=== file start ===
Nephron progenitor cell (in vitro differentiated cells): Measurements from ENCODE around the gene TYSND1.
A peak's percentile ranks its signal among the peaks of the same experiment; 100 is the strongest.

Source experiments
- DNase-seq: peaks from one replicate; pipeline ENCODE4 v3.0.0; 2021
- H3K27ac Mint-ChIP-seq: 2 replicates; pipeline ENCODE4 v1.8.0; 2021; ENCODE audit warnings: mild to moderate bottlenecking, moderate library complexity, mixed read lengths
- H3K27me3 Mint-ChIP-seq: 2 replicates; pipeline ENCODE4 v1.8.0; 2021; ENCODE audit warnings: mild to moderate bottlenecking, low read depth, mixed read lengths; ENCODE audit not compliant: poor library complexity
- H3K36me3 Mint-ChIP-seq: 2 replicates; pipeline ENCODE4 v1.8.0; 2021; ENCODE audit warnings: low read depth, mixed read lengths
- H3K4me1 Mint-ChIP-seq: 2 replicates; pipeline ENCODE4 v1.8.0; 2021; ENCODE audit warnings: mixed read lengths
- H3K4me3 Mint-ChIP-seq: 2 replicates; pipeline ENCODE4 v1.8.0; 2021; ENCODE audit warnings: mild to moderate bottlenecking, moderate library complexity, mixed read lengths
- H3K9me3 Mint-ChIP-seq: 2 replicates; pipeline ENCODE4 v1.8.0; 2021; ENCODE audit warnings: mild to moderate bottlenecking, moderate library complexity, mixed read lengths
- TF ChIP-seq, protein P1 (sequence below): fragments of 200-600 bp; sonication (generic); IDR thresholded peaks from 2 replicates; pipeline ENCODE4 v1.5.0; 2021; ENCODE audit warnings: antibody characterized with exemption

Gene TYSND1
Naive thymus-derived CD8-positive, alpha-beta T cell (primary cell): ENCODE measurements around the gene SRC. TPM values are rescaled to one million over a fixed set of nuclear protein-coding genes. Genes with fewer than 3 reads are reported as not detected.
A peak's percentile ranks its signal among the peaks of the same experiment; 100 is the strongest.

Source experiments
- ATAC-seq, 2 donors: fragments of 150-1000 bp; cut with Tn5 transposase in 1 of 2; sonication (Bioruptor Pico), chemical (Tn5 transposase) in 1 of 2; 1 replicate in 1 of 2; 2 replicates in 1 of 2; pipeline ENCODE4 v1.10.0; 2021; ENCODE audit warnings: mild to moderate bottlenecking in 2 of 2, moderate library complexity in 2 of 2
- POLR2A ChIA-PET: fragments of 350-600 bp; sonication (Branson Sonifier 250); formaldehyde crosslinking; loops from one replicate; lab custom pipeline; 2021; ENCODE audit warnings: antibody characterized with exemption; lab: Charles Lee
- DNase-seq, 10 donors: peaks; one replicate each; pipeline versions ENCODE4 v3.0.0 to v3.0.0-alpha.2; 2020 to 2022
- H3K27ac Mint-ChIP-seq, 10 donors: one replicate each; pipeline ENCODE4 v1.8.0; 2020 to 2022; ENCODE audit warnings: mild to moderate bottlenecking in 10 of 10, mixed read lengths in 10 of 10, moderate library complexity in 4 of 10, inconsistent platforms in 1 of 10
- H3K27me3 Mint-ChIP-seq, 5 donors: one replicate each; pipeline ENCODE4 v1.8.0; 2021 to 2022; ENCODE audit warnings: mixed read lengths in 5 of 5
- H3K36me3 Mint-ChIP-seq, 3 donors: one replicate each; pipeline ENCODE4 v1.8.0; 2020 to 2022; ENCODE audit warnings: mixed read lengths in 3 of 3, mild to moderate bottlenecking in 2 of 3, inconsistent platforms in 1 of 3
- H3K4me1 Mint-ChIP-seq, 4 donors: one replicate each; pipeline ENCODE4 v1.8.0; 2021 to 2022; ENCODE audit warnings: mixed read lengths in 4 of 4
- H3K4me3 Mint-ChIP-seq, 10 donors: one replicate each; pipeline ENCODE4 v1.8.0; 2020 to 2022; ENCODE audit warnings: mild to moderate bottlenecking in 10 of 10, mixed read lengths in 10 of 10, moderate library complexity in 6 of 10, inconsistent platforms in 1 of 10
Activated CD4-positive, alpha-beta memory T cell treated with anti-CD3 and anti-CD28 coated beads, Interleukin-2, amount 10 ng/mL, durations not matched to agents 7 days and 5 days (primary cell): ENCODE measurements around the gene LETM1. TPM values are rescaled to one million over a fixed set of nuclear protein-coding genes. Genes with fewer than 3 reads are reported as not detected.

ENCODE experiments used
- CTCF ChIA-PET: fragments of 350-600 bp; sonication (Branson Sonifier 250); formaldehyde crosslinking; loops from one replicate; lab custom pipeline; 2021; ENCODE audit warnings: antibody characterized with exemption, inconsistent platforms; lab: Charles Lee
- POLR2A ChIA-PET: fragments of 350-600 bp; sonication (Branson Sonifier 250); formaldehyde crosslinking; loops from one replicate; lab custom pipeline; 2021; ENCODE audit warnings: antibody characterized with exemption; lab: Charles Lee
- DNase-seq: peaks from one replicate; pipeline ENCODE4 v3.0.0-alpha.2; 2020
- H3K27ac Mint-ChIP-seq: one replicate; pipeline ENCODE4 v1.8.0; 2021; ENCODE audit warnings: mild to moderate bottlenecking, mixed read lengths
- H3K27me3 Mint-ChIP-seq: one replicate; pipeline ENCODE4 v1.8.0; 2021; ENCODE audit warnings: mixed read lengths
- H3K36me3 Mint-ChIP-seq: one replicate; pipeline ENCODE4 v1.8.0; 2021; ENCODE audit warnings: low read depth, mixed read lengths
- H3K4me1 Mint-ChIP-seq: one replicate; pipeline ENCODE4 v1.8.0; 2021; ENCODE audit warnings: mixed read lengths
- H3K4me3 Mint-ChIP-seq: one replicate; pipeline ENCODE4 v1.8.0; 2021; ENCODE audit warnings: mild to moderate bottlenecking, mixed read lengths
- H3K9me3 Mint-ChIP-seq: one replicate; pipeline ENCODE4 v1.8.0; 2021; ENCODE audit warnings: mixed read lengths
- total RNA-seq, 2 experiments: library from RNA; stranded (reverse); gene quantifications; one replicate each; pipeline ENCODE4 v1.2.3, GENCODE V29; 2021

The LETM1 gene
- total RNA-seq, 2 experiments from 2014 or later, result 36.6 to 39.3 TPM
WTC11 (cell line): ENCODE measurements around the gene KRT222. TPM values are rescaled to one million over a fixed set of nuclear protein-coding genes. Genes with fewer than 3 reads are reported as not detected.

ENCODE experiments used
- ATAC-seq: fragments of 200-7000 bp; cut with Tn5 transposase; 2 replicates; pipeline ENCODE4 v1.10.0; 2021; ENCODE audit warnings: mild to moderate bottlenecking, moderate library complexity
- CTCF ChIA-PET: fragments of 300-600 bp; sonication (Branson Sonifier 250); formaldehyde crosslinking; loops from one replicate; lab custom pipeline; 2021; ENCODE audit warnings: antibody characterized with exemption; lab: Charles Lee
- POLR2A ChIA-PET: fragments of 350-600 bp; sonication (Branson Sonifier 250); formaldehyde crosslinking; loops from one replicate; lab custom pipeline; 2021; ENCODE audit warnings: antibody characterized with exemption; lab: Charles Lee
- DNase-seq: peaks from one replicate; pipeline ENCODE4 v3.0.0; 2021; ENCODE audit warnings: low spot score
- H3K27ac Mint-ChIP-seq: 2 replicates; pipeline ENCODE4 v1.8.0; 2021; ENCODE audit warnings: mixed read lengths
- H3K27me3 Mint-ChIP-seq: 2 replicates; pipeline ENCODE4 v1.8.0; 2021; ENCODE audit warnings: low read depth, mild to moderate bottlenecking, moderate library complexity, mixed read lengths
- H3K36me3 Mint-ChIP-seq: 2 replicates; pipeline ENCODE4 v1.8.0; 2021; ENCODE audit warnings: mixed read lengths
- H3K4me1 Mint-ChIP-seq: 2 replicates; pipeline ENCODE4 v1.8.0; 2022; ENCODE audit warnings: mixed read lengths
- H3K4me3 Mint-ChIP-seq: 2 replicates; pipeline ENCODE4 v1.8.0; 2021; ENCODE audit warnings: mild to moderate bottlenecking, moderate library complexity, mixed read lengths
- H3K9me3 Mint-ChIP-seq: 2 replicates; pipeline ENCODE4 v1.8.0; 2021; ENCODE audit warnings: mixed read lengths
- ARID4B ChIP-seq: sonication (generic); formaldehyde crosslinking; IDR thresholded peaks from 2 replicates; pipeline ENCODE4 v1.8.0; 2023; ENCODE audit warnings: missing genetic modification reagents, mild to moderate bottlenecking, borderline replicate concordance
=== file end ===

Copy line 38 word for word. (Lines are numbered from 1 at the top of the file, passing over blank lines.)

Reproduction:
WTC11 (cell line): ENCODE measurements around the gene KRT222. TPM values are rescaled to one million over a fixed set of nuclear protein-coding genes. Genes with fewer than 3 reads are reported as not detected.